Tuesday, February 25, 2014

Lexicon of Madness -- General paresis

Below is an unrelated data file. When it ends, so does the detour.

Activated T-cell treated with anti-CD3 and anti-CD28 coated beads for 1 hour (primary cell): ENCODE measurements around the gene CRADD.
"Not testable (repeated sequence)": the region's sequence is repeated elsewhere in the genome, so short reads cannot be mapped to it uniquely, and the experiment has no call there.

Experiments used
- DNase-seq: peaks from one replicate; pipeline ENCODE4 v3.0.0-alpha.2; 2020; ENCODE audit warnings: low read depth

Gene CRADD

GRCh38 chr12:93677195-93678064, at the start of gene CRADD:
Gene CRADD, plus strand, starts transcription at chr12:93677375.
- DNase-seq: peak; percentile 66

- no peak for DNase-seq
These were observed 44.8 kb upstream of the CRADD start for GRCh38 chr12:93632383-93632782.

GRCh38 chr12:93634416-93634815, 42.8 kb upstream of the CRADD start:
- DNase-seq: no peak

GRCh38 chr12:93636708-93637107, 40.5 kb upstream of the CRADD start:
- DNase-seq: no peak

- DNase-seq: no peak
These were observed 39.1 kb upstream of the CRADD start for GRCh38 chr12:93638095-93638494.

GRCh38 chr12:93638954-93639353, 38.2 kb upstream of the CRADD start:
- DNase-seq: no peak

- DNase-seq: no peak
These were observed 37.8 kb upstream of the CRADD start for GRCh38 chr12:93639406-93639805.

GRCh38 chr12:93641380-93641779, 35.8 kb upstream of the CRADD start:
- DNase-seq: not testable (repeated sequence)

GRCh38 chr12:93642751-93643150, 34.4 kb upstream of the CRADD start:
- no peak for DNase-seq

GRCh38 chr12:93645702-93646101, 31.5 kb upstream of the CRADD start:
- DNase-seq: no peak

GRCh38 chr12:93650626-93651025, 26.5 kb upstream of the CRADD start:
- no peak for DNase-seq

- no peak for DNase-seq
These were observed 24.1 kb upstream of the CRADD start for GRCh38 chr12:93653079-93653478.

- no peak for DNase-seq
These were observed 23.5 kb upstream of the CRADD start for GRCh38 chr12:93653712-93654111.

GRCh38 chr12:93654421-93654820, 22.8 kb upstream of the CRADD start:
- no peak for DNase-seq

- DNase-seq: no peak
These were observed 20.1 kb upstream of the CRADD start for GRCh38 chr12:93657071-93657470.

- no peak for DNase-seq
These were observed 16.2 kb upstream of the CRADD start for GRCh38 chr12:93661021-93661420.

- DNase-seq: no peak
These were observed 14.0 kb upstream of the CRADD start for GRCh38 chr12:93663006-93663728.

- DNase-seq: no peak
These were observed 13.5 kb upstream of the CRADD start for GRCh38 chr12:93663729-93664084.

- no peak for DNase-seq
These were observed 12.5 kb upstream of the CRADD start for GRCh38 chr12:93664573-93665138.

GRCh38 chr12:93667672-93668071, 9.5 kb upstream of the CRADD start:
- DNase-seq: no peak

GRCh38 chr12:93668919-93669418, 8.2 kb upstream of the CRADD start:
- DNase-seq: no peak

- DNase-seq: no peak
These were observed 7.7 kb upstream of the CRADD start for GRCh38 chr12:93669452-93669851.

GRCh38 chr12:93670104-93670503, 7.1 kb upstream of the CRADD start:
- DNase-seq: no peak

General paresis: Short for "general paresis of the insane." General paresis is the tertiary stage of neurosyphillis, which was the most prevalent mental disorder of the late 19th century, accounting for up to 10% of all asylum inmates. The symptoms of general paresis include psychosis, dementia, paralysis, and, at that time, inevitable death. In 1917, Austrian psychiatrist Julius Wagner-Jauregg injected the blood of a soldier infected with malaria into nine patients with general paresis. One died, two were sent to asylums, and six showed significant improvement (although four of these later relapsed). Of the 200 patients who first received this "fever-treatment," 50 eventually improved. For this pioneering work with severely ill patients previously thought to be beyond hope, Wagner-Jauregg was awarded the Nobel Prize in Physiology or Medicine in 1927, one of only three psychiatrists to receive that honor. Flushed with this success, biological psychiatrists happily set off to discover somatic treatments for other mental illnesses. Unfortunately, because schizophrenia and other psychiatric disorders do not have any simple, identifiable organic cause (such as the bacterial infection that causes neurosyphillis), no more miraculous treatments have been discovered. The advent of penicillin, which made malarial treatment obsolete, as well as Dr. Wagner-Jauregg's late-life admiration for the Nazi Party (he applied twice for membership), have caused him to become a generally forgotten figure in the history of medicine.






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